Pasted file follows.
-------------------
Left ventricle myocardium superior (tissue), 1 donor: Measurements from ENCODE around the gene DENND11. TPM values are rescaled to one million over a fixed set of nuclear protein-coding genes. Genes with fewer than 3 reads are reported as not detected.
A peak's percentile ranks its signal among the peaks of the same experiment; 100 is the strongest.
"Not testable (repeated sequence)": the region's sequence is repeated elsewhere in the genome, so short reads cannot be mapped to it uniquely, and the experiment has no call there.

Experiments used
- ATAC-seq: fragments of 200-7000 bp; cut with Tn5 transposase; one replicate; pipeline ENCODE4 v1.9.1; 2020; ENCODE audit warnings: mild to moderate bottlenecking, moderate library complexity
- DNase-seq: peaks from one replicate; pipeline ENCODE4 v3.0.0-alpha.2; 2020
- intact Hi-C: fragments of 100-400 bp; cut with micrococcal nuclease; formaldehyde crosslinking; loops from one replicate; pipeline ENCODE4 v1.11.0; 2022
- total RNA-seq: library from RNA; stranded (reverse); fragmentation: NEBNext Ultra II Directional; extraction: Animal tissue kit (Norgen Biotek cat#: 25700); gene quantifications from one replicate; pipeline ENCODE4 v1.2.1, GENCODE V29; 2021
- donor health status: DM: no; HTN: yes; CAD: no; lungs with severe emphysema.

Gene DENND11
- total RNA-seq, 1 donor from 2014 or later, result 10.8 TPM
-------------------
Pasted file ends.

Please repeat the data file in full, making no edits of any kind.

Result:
Left ventricle myocardium superior (tissue), 1 donor: Measurements from ENCODE around the gene DENND11. TPM values are rescaled to one million over a fixed set of nuclear protein-coding genes. Genes with fewer than 3 reads are reported as not detected.
A peak's percentile ranks its signal among the peaks of the same experiment; 100 is the strongest.
"Not testable (repeated sequence)": the region's sequence is repeated elsewhere in the genome, so short reads cannot be mapped to it uniquely, and the experiment has no call there.

Experiments used
- ATAC-seq: fragments of 200-7000 bp; cut with Tn5 transposase; one replicate; pipeline ENCODE4 v1.9.1; 2020; ENCODE audit warnings: mild to moderate bottlenecking, moderate library complexity
- DNase-seq: peaks from one replicate; pipeline ENCODE4 v3.0.0-alpha.2; 2020
- intact Hi-C: fragments of 100-400 bp; cut with micrococcal nuclease; formaldehyde crosslinking; loops from one replicate; pipeline ENCODE4 v1.11.0; 2022
- total RNA-seq: library from RNA; stranded (reverse); fragmentation: NEBNext Ultra II Directional; extraction: Animal tissue kit (Norgen Biotek cat#: 25700); gene quantifications from one replicate; pipeline ENCODE4 v1.2.1, GENCODE V29; 2021
- donor health status: DM: no; HTN: yes; CAD: no; lungs with severe emphysema.

Gene DENND11
- total RNA-seq, 1 donor from 2014 or later, result 10.8 TPM